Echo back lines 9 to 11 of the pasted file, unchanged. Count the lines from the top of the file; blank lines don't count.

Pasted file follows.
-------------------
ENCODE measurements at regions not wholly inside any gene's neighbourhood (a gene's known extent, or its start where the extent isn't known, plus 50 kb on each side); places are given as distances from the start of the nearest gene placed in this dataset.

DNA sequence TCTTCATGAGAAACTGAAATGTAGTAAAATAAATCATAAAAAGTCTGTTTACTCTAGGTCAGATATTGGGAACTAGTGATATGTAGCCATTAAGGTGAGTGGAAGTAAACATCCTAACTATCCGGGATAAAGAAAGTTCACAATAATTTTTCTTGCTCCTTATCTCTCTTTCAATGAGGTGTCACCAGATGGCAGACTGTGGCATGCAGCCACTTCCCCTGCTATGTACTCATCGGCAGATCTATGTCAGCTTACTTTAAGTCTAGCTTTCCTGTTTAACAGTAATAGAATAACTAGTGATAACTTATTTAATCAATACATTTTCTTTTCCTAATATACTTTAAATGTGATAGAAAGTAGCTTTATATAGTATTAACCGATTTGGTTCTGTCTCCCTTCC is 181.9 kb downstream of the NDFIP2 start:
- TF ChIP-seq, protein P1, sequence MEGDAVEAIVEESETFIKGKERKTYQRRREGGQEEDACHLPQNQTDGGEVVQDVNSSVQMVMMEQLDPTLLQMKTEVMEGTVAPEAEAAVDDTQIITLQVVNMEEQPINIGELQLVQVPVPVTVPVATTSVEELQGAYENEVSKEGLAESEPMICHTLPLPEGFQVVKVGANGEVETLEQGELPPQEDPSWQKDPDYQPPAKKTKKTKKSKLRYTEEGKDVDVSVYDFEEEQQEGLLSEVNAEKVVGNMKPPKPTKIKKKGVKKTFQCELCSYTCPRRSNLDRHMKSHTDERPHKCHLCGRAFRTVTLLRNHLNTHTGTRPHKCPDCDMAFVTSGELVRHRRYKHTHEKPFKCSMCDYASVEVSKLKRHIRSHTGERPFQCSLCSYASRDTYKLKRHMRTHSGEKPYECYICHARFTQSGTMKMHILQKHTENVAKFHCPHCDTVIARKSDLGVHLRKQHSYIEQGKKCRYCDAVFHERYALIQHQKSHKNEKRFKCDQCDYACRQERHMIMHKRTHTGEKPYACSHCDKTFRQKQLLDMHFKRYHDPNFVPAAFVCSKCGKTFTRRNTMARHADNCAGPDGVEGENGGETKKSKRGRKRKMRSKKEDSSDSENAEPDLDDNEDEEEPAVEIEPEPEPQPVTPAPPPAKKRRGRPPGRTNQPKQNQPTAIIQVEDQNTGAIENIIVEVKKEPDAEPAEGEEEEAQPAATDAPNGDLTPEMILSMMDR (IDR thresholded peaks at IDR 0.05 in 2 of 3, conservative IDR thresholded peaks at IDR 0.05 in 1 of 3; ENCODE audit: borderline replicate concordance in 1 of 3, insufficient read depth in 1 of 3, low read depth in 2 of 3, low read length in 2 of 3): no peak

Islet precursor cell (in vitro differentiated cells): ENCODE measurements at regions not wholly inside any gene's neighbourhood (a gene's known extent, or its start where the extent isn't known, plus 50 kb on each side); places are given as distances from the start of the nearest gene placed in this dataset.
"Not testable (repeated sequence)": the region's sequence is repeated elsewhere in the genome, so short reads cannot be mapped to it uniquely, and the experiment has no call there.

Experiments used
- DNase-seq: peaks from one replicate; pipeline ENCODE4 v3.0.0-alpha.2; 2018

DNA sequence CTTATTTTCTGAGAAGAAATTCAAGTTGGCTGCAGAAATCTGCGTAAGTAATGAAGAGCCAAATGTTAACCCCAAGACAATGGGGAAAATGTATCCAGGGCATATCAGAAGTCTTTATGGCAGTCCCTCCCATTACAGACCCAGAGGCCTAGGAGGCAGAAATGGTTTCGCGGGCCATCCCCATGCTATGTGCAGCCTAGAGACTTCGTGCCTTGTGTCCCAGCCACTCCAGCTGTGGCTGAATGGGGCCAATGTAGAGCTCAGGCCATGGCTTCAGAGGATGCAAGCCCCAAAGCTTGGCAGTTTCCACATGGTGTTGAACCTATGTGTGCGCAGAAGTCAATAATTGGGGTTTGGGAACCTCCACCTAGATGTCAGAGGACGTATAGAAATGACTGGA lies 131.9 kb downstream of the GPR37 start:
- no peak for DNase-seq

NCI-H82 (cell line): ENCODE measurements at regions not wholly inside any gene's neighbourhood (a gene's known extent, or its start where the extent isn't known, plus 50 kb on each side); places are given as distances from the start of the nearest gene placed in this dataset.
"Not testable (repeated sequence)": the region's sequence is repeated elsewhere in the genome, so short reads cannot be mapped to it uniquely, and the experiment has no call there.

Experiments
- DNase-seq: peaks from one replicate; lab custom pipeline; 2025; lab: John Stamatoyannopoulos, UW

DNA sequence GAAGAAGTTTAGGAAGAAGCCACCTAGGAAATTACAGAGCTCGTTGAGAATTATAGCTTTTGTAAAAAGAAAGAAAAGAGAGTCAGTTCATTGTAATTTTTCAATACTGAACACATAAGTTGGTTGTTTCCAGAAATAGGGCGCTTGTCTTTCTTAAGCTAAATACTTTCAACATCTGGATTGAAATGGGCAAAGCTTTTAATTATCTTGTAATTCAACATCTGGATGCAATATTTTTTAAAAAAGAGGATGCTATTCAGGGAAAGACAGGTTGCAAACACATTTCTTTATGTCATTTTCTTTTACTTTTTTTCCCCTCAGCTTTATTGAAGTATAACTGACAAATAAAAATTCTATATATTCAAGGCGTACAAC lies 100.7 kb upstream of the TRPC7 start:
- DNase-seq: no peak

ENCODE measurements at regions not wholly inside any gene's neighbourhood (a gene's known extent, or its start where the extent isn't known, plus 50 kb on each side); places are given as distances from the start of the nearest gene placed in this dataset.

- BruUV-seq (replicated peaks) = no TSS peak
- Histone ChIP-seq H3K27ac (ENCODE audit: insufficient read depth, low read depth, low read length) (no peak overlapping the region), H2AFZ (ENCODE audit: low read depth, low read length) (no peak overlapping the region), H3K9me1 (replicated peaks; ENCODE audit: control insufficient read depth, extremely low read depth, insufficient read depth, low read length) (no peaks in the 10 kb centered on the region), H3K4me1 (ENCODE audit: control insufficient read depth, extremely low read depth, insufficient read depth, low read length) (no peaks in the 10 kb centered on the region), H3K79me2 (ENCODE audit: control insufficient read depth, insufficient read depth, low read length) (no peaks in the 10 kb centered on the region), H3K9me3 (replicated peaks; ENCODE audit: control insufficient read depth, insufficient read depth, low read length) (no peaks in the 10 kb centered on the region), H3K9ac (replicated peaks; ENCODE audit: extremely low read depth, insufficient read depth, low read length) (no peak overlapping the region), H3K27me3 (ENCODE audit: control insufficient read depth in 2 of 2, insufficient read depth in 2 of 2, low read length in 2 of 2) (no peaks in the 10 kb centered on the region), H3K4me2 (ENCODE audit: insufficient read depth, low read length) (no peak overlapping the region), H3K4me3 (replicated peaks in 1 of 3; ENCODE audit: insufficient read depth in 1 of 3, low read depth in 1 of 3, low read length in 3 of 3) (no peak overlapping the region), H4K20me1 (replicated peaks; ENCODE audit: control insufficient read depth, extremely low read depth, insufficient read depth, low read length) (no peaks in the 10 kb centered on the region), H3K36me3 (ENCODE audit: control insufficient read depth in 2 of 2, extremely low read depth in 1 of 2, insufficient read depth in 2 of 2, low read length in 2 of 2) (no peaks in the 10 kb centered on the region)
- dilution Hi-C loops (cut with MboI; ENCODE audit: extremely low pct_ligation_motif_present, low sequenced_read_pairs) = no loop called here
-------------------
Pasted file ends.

- no peak for DNase-seq

NCI-H82 (cell line): ENCODE measurements at regions not wholly inside any gene's neighbourhood (a gene's known extent, or its start where the extent isn't known, plus 50 kb on each side); places are given as distances from the start of the nearest gene placed in this dataset.
"Not testable (repeated sequence)": the region's sequence is repeated elsewhere in the genome, so short reads cannot be mapped to it uniquely, and the experiment has no call there.